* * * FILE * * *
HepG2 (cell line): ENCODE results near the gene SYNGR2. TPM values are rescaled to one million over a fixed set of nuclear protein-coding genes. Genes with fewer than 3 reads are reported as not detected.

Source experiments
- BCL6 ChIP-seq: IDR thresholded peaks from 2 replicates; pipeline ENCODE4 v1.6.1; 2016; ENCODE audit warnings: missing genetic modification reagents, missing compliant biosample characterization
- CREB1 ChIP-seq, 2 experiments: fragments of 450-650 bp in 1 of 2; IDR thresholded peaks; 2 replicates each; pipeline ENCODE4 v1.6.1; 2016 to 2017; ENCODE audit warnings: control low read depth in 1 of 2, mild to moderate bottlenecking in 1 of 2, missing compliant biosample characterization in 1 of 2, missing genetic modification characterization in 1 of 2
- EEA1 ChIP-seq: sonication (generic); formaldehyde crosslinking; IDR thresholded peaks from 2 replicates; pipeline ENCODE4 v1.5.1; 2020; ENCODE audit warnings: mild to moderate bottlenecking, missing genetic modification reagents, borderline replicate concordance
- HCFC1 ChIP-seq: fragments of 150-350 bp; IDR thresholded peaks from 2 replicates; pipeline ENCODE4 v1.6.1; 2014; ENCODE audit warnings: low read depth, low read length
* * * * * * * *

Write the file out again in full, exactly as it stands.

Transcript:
HepG2 (cell line): ENCODE results near the gene SYNGR2. TPM values are rescaled to one million over a fixed set of nuclear protein-coding genes. Genes with fewer than 3 reads are reported as not detected.

Source experiments
- BCL6 ChIP-seq: IDR thresholded peaks from 2 replicates; pipeline ENCODE4 v1.6.1; 2016; ENCODE audit warnings: missing genetic modification reagents, missing compliant biosample characterization
- CREB1 ChIP-seq, 2 experiments: fragments of 450-650 bp in 1 of 2; IDR thresholded peaks; 2 replicates each; pipeline ENCODE4 v1.6.1; 2016 to 2017; ENCODE audit warnings: control low read depth in 1 of 2, mild to moderate bottlenecking in 1 of 2, missing compliant biosample characterization in 1 of 2, missing genetic modification characterization in 1 of 2
- EEA1 ChIP-seq: sonication (generic); formaldehyde crosslinking; IDR thresholded peaks from 2 replicates; pipeline ENCODE4 v1.5.1; 2020; ENCODE audit warnings: mild to moderate bottlenecking, missing genetic modification reagents, borderline replicate concordance
- HCFC1 ChIP-seq: fragments of 150-350 bp; IDR thresholded peaks from 2 replicates; pipeline ENCODE4 v1.6.1; 2014; ENCODE audit warnings: low read depth, low read length